The COVID-19 crisis has imposed significant change on many parts of society, the economy, and business. One thing it has not changed, however, is the fundamental difference between Pro-Demnity’s Professional Liability policies and most other Property and Casualty (P&C) policies you may purchase as an individual or business.
Fundamentally, all insurance is an attempt to offer protection to policyholders today for unknown claims that may arise tomorrow. As such, the price for insurance represents the insurance company’s best estimate of the cost of defending and handing those claims, usually based on actuarial analysis and historical experience. As the insurance company’s estimate of risk (and its associated costs) rises and falls, rates and premiums will rise and fall over time as well. This fundamental link between the cost of the risk assumed by an insurance company and the prices it charges for its insurance policies has also not been changed by this crisis.
What has changed for some insurance is that the estimated cost of the risk covered by a policy has changed. For auto insurance, as an example, people staying at home and greatly reducing their driving is changing the expected claims that will arise, and auto insurers are reclassifying drivers (from commuting to pleasure-use, for example), thereby reducing premiums. For other types of insurance, the current crisis is unlikely to change expected claims costs.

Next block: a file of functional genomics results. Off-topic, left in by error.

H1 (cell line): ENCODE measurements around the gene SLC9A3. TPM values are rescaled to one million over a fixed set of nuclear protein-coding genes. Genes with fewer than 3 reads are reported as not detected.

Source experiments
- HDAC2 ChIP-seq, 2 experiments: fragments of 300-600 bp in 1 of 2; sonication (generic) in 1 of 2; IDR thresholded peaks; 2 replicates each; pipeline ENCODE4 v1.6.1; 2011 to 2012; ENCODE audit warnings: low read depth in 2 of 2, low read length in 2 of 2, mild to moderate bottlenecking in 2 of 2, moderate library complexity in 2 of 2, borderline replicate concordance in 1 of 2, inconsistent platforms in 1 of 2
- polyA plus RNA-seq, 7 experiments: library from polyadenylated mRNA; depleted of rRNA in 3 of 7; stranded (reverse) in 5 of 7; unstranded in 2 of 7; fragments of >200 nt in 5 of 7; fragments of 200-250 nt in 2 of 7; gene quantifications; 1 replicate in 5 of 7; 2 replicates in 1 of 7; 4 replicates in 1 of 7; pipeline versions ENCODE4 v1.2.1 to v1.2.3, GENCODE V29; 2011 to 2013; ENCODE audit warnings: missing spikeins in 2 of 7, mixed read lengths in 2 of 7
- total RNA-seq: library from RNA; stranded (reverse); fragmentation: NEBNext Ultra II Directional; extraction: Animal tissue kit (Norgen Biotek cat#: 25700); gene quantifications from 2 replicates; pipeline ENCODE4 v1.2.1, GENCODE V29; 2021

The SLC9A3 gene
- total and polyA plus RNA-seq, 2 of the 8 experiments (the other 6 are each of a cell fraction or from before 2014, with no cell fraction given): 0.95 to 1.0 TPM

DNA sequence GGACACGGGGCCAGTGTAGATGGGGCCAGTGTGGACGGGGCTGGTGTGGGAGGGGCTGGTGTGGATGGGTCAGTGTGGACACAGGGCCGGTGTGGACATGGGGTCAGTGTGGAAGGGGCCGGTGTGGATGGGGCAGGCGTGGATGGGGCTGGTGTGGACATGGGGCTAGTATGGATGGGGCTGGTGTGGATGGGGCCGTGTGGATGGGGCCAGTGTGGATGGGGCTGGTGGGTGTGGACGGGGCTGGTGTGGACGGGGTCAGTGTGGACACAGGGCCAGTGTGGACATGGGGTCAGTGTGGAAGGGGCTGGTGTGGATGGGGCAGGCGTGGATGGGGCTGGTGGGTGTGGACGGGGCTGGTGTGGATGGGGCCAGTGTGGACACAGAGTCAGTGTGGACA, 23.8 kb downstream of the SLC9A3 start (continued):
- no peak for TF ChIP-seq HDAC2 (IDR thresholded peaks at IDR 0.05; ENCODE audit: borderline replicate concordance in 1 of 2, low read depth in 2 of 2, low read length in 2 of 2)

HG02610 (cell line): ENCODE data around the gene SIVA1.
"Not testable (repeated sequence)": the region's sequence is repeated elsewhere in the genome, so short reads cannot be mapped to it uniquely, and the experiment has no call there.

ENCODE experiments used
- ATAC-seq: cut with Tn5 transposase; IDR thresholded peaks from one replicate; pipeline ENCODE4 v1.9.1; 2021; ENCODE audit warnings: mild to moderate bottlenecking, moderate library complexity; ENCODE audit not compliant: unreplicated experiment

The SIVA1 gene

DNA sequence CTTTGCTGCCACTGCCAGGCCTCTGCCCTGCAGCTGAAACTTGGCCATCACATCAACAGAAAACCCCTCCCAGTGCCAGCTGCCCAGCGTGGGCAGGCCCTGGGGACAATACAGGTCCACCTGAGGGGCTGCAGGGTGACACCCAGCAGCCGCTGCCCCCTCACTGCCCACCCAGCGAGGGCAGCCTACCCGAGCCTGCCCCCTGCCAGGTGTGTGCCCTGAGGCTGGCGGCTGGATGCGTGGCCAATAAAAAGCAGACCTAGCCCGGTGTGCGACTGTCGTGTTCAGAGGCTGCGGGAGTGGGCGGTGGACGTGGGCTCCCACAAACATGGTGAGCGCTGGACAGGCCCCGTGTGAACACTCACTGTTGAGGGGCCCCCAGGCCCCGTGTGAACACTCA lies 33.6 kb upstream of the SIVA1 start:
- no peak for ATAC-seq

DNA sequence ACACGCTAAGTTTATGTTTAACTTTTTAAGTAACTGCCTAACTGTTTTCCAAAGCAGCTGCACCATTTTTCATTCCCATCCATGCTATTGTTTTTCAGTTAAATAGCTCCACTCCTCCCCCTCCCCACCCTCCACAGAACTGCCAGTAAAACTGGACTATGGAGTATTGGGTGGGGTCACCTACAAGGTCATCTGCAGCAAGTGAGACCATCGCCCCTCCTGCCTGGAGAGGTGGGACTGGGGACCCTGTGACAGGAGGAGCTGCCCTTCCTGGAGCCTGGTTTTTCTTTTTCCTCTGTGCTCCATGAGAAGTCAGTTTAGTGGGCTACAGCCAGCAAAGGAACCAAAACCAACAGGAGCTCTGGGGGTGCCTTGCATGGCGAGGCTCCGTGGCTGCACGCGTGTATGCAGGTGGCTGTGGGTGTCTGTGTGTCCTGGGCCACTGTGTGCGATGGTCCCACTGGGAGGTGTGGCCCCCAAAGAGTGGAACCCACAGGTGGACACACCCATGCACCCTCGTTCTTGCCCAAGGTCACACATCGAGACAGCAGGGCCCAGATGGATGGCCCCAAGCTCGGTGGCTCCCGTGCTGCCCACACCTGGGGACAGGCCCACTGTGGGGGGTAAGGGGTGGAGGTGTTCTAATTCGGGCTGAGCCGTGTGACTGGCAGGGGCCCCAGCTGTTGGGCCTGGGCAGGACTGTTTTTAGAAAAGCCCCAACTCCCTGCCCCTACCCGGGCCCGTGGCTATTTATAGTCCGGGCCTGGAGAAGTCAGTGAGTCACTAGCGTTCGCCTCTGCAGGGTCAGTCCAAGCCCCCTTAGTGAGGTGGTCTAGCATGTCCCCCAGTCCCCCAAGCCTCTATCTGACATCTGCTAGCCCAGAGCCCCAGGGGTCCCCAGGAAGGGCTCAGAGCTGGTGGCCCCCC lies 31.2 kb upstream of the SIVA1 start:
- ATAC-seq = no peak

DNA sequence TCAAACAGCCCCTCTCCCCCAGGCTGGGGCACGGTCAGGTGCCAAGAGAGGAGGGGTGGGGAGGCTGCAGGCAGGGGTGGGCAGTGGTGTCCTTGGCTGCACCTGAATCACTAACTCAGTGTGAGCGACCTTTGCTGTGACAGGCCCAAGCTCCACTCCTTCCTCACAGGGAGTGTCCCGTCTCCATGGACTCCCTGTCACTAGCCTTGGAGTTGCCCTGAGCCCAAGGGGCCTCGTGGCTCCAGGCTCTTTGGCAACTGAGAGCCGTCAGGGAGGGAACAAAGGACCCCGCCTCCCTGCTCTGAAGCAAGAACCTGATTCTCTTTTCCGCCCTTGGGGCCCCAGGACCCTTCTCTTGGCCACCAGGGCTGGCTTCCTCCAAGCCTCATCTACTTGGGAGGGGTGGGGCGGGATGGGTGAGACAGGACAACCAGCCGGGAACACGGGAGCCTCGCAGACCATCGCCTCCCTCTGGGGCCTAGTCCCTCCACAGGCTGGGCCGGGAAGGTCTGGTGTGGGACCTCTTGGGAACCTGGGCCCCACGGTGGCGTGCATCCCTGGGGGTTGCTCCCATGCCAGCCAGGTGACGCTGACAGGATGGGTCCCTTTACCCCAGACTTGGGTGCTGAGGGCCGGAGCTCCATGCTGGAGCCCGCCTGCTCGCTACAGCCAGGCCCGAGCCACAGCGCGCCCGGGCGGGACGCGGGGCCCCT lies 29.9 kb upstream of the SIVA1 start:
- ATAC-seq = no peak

To understand why this is so, it is important to consider the differences in the essential nature of various policies and how they affect the risk and the cost of that risk covered by your insurance.
How is Professional Liability Insurance different?
Professional Liability insurance – also known as Errors & Omissions (E&O), Professional Indemnity (PI), and occasionally as Malpractice insurance – are typically Claims-Made policies. Every policy issued by Pro-Demnity is Claims-Made. The policies most of us are familiar with (i.e. home, auto, office, general liability, etc.) are Occurrence policies.
An insurance policy that covers claims first presented during the current policy term arising from incidents which happened during the same policy year or for any previous year going back to the retroactive date.
An insurance policy that pays for incidents that occur during the policy term, regardless of when a claim is filed in the future.
Fundamentally, a Claims-Made policy covers everything that has happened in the past or current year that triggers an allegation of wrongdoing in the present policy term.
Fundamentally, an Occurrence policy covers everything that occurs during this policy period that triggers an allegation of wrongdoing in the future or current year.
How does this affect Underwriting & Pricing?